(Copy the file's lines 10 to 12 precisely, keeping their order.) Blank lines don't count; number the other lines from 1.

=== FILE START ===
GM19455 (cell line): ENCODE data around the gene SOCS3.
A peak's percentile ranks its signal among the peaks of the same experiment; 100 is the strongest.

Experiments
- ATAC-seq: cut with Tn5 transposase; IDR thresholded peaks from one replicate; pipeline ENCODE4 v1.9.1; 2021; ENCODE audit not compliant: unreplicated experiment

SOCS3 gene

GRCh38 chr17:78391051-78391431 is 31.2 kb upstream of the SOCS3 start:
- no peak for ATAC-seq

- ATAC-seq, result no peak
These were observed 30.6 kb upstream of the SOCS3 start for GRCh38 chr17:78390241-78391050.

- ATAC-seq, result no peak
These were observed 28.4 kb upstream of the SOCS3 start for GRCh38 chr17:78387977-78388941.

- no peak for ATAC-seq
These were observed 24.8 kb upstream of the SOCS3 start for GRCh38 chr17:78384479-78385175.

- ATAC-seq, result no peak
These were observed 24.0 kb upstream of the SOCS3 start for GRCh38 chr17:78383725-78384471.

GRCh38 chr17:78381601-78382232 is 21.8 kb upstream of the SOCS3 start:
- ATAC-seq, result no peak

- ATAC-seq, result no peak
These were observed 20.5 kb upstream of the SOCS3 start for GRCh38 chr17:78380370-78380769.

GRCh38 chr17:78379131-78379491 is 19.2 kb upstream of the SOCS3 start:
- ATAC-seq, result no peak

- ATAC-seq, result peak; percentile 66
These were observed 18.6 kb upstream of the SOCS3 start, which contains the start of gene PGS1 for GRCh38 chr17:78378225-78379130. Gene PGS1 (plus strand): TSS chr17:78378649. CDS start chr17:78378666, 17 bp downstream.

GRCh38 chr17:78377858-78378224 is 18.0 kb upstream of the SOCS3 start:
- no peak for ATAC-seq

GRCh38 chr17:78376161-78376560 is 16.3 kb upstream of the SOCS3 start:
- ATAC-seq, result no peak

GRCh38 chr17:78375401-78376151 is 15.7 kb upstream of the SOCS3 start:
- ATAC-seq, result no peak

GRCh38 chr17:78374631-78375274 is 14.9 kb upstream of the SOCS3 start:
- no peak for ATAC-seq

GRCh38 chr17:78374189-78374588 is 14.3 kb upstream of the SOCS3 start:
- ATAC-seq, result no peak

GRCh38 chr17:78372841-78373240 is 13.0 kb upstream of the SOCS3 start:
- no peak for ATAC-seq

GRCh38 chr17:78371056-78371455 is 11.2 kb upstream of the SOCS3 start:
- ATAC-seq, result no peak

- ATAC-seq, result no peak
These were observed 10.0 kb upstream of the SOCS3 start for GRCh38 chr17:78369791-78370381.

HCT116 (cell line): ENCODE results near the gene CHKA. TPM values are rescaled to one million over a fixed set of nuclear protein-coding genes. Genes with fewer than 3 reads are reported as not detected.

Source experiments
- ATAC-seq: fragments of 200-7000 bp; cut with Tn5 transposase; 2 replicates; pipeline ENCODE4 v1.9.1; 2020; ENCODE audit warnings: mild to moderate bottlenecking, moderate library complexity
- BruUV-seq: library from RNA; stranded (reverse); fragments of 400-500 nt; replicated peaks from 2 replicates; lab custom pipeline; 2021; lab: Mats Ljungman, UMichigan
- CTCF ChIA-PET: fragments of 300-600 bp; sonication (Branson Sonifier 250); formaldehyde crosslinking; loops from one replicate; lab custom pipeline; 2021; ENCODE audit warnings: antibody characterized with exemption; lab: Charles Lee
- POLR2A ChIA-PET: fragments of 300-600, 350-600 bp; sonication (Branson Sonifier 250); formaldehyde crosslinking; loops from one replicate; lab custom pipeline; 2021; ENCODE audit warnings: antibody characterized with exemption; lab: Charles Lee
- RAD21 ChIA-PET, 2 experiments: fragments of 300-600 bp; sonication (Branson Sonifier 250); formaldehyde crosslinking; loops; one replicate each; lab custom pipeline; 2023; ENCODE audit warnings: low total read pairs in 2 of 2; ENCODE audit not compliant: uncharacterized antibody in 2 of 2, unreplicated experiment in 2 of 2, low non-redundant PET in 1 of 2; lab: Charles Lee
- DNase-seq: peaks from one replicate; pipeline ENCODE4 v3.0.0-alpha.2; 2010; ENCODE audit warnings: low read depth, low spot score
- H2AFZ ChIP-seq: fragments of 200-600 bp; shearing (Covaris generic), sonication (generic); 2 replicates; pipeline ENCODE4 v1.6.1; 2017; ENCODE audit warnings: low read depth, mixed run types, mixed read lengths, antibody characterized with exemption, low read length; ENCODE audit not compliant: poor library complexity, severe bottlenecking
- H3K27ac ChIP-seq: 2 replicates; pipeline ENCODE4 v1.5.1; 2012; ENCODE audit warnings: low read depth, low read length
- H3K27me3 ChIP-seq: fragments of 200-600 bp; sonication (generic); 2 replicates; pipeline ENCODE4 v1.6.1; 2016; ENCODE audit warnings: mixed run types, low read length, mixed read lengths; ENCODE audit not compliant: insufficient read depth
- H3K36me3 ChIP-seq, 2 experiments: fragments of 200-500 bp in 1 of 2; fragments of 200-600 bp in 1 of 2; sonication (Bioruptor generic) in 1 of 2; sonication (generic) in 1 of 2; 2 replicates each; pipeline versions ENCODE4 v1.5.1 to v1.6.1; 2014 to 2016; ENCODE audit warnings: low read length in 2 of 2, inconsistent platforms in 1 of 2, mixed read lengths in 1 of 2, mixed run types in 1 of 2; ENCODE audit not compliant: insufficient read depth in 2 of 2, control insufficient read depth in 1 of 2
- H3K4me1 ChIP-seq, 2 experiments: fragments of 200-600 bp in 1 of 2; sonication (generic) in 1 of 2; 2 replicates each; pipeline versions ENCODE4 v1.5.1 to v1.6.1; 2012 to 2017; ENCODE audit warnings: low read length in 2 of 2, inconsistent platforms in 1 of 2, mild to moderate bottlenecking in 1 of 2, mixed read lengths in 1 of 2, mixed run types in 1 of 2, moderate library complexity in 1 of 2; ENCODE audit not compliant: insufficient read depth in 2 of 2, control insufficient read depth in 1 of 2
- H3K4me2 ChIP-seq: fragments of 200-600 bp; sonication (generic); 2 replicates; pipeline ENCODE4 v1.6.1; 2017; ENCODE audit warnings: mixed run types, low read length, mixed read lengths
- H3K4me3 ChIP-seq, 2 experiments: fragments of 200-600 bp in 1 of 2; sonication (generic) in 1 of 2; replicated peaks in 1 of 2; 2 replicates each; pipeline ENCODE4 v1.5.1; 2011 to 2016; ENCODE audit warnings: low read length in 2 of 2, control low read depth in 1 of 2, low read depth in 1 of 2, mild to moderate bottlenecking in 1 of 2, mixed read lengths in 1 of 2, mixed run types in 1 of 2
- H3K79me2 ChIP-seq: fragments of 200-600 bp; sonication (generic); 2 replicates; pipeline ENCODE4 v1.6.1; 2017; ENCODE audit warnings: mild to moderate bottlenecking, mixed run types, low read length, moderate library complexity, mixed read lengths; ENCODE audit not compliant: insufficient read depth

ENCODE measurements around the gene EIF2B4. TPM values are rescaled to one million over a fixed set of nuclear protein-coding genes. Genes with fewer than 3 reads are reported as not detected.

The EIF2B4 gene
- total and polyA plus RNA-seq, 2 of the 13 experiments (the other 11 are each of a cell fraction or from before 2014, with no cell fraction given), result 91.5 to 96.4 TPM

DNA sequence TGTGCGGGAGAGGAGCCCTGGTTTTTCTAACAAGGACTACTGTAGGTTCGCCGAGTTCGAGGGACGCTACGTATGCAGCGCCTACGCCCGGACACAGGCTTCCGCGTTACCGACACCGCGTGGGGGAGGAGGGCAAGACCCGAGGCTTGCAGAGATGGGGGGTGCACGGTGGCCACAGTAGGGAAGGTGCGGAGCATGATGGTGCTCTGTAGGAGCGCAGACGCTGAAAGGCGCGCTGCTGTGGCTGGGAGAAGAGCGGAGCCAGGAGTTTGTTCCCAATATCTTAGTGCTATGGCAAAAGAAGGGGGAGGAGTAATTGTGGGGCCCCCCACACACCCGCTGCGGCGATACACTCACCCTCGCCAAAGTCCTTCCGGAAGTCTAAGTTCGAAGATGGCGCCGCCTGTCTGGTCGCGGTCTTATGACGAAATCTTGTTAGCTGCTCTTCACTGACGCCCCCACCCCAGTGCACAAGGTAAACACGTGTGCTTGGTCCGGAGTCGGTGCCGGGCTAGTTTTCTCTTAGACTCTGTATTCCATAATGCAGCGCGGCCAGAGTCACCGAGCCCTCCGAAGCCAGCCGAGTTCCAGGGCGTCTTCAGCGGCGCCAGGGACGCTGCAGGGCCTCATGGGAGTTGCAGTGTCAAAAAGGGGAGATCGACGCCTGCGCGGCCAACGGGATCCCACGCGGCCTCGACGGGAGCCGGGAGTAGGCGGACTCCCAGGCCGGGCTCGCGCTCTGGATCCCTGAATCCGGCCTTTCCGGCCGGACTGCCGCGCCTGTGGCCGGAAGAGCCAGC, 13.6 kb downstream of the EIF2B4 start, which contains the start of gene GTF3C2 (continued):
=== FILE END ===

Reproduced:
- ATAC-seq, result no peak
These were observed 28.4 kb upstream of the SOCS3 start for GRCh38 chr17:78387977-78388941.

- no peak for ATAC-seq